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Corey Heim upsets the King and Champ with South Boston debut win

South Boston Speedway

Before Saturday night, 16-year-old Corey Heim had never raced at South Boston Speedway.

In his track debut, he went toe to toe with the likes of four-time NASCAR Whelen All-American Series national champion Phillip Morris and South Boston points leader Peyton Sellers and came out on top.

“It’s an amazing feeling,” Heim said. “I never would’ve came here with the expectation that I would win, racing against the [Nos.] 26 and 01, some of the best in the business.”

The wins marked the Marietta, Ga. native’s first ever win in a stock car, and it was the second time all year that someone other than Morris or Sellers won at the track. He did so in a car prepared by four-time NASCAR national champion Lee Pulliam.

“It’s such a legendary track, a lot of history here,” Heim said. “My car was perfect all night long.”

Sellers won the pole for the first race, but elected to start from the rear to try to maximize his passing points for track and national championship purposes.

Morris started first instead and jumped out to the early lead. Morris led all of the laps early, but he never pulled away from Corey Heim and Ryan Repko.

“It was loose…I couldn’t get in the gas up off,” Morris said. “I was able to just barely feather it up off.”

Sellers got up on the wheel immediately, passing 10 cars in the opening seven laps. 25 laps in, Sellers was up to the seventh position.

Morris got into heavy lapped traffic around the halfway mark of the race, but the rest of the field failed to take advantage of it. Morris soared through the traffic, while Heim and Repko were held up. Heim checked up and Repko got into his left rear quarter panel, nearing turning him. Repko used the move to move into second place.

The caution flag flew for the first time on lap 44 for debris on the track.

Repko gave Morris a good run on the restart using the inside line, but Morris eventually cleared him. Heim then slid back around Repko to reclaim second. With less than 20 to go, Heim began to pressure Morris. On lap 61, Heim got under Morris, but was unable to complete the pass.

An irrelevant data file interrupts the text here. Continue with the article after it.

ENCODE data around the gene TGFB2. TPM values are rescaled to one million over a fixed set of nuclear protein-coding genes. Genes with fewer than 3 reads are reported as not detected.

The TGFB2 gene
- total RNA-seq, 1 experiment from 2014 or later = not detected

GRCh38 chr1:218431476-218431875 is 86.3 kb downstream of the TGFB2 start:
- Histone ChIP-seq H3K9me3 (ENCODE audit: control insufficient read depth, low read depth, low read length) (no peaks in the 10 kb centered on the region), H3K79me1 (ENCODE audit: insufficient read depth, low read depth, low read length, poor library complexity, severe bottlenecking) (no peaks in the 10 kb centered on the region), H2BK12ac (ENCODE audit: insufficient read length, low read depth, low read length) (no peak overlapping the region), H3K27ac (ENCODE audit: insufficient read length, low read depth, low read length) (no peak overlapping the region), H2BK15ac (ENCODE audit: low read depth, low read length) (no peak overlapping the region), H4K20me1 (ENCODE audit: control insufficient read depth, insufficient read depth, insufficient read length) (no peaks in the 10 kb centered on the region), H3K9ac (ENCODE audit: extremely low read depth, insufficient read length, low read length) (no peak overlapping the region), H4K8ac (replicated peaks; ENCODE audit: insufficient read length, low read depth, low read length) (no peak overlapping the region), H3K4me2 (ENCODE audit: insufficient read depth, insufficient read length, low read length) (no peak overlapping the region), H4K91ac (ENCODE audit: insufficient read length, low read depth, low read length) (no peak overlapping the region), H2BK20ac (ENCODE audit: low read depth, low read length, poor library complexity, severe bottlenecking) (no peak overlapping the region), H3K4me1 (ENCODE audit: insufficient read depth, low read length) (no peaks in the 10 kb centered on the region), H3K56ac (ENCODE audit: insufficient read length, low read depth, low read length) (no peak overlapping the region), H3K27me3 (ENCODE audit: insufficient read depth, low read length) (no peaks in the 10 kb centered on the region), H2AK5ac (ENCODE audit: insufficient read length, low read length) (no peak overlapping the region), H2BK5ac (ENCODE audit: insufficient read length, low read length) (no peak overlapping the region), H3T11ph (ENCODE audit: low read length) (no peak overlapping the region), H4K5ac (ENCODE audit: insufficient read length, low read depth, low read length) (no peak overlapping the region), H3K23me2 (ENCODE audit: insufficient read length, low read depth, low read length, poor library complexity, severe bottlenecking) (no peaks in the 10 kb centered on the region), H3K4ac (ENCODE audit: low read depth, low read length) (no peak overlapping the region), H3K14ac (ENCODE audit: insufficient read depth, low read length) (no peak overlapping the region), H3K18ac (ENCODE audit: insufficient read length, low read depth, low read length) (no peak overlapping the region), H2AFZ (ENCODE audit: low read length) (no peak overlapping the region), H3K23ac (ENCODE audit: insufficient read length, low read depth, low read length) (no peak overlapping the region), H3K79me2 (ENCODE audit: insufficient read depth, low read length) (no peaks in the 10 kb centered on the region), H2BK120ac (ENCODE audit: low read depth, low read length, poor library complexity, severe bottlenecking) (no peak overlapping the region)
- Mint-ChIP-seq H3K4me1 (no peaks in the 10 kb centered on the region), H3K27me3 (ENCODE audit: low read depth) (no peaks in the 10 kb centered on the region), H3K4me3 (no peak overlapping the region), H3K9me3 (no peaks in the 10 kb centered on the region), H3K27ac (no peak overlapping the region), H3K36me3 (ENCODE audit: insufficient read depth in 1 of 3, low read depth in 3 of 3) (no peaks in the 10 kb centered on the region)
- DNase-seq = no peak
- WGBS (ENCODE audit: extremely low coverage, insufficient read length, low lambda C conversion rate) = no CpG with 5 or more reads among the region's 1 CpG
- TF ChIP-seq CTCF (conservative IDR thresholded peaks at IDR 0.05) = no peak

Heim then tried the outside line, and when Morris blocked, he went low. Heim bumped Morris out of the way, but wasn’t able to get away.

Morris challenged Heim until the caution came out on lap 67 when Mike Darne hit the Turn 4 wall.

On the next restart, Heim and Morris battled through Turns 1 and 2 before Heim got loose and made contact with Morris, sending the No. 01 car spinning into the wall.

“It looked like he just lost it and just rode up into the left front tire,” Morris said. “From where I was sitting, I got run over.”

Heim was apologetic.

“I didn’t mean to do him dirty like that,” Heim said.

On the final restart, Heim broke out to the lead and gapped Repko for the easy win.

Repko finished second, and Sellers settled for the last step on the podium. Tyler Hughes and Thomas Scott rounded out the top five.

Morris finished three laps down in 16th, a huge dash to his championship hopes.

“It ain’t lookin too good [in the points battle],” Morris said. “We’re going to do the best we can.”

The results can be found below.

  1. Corey Heim
  2. Ryan Repko
  3. Peyton Sellers
  4. Tyler Hughes
  5. Thomas Scott
  6. Bruce Anderson
  7. Mike Looney
  8. Mike Jones
  9. Austin Thaxton
  10. Sam Mayer
  11. Camden Gullie
  12. Dusty Ellington
  13. Eric Winslow
  14. Raymond Pittman III
  15. Charles Barnes
  16. Phillip Morris
  17. Danny Willis Jr
  18. Mike Darne
  19. Quincy Adkins
  20. Nathan Crews
  21. Bruce Mayo
  22. Colin Garret

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